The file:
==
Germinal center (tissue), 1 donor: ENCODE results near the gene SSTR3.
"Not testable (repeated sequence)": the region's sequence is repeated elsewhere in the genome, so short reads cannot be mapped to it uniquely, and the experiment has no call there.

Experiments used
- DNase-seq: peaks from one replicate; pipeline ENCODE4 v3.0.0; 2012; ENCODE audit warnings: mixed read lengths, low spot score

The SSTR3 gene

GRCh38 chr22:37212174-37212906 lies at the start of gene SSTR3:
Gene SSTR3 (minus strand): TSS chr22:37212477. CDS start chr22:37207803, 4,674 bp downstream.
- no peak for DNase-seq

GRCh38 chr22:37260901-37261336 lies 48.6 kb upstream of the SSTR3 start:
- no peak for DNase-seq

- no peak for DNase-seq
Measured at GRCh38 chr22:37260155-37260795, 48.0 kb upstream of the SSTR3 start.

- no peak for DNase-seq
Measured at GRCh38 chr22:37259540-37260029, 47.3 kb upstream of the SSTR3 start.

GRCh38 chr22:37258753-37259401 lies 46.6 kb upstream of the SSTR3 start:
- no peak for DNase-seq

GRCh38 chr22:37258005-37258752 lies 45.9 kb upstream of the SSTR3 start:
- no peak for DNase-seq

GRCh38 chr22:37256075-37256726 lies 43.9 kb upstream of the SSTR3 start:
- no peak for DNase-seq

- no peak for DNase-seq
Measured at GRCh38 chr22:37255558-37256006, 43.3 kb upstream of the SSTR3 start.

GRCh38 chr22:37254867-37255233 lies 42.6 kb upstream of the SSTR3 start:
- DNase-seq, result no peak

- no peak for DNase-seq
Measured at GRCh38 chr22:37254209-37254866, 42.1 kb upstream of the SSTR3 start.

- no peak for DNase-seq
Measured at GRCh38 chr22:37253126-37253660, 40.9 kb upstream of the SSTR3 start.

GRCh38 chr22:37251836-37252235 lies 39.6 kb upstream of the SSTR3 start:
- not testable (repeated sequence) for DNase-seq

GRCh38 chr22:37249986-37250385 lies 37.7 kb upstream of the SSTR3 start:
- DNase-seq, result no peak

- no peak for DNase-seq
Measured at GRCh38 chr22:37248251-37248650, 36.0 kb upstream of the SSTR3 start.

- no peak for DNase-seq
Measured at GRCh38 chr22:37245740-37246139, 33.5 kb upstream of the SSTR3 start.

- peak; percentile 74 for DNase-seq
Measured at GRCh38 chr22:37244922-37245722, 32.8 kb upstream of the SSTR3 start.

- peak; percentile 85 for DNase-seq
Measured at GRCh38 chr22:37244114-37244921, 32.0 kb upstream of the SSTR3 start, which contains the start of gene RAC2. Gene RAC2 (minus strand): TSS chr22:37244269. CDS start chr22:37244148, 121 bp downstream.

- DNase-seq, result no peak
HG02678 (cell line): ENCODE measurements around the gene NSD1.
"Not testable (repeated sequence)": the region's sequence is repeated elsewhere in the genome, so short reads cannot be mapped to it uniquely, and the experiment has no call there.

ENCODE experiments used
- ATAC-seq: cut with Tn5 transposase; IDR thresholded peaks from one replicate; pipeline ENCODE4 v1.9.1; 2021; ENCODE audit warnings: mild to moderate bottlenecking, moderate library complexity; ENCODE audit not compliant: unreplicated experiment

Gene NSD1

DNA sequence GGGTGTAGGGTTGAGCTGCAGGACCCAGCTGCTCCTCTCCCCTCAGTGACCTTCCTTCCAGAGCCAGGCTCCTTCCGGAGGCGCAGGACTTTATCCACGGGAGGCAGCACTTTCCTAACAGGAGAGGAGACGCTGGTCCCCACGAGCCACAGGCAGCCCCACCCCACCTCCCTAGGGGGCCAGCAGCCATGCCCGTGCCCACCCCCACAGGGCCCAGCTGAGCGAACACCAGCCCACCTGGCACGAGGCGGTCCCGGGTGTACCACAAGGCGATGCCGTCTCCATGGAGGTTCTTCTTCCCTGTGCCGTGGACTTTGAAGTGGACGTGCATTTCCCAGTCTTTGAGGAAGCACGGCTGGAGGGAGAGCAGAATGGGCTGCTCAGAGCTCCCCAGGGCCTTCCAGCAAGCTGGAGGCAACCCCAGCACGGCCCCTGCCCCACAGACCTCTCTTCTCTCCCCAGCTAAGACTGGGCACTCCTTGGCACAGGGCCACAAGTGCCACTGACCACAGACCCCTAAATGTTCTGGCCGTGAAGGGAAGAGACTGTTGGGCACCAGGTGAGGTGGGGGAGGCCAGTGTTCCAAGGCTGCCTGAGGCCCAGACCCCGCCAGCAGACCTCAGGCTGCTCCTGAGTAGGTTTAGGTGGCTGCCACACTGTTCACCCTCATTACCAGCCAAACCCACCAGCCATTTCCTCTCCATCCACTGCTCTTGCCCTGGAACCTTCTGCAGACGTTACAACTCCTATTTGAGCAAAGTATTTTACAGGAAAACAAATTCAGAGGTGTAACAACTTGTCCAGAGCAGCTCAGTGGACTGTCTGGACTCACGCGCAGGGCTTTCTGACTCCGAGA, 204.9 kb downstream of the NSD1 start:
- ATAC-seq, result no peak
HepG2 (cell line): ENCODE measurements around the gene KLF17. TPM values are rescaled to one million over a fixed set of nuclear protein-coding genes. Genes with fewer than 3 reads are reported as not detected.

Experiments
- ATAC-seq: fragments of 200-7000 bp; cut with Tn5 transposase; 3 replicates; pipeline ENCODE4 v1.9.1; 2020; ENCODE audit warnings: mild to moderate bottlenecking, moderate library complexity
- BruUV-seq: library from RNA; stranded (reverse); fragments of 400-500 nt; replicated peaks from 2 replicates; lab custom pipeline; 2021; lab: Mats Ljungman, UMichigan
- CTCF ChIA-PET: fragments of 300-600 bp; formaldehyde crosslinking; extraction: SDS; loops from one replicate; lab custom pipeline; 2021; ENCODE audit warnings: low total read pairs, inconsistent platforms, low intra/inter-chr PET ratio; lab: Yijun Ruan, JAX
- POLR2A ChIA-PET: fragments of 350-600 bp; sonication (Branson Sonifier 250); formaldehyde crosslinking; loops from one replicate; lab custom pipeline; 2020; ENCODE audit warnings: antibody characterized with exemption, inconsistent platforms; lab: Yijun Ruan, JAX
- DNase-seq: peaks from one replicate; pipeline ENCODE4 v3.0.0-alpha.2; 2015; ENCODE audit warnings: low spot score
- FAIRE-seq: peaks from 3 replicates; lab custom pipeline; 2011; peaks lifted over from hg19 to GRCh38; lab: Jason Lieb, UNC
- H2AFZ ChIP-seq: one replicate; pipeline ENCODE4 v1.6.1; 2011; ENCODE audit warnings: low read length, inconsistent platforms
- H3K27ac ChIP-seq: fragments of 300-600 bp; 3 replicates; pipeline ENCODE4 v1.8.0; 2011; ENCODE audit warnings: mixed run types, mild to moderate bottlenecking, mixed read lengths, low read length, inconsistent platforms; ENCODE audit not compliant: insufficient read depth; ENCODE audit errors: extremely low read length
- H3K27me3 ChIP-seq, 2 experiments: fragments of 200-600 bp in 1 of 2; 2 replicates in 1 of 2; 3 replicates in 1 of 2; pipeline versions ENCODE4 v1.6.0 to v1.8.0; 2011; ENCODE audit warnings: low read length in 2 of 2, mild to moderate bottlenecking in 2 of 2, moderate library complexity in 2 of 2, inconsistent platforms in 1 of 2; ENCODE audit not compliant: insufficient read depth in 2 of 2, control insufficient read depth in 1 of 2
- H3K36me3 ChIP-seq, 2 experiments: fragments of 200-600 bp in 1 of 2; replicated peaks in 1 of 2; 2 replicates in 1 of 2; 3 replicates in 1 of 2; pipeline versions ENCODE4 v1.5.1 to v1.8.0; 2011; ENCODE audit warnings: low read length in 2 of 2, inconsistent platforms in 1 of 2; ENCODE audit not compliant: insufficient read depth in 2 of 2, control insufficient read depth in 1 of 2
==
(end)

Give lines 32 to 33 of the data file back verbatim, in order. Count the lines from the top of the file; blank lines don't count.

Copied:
- DNase-seq, result no peak

- no peak for DNase-seq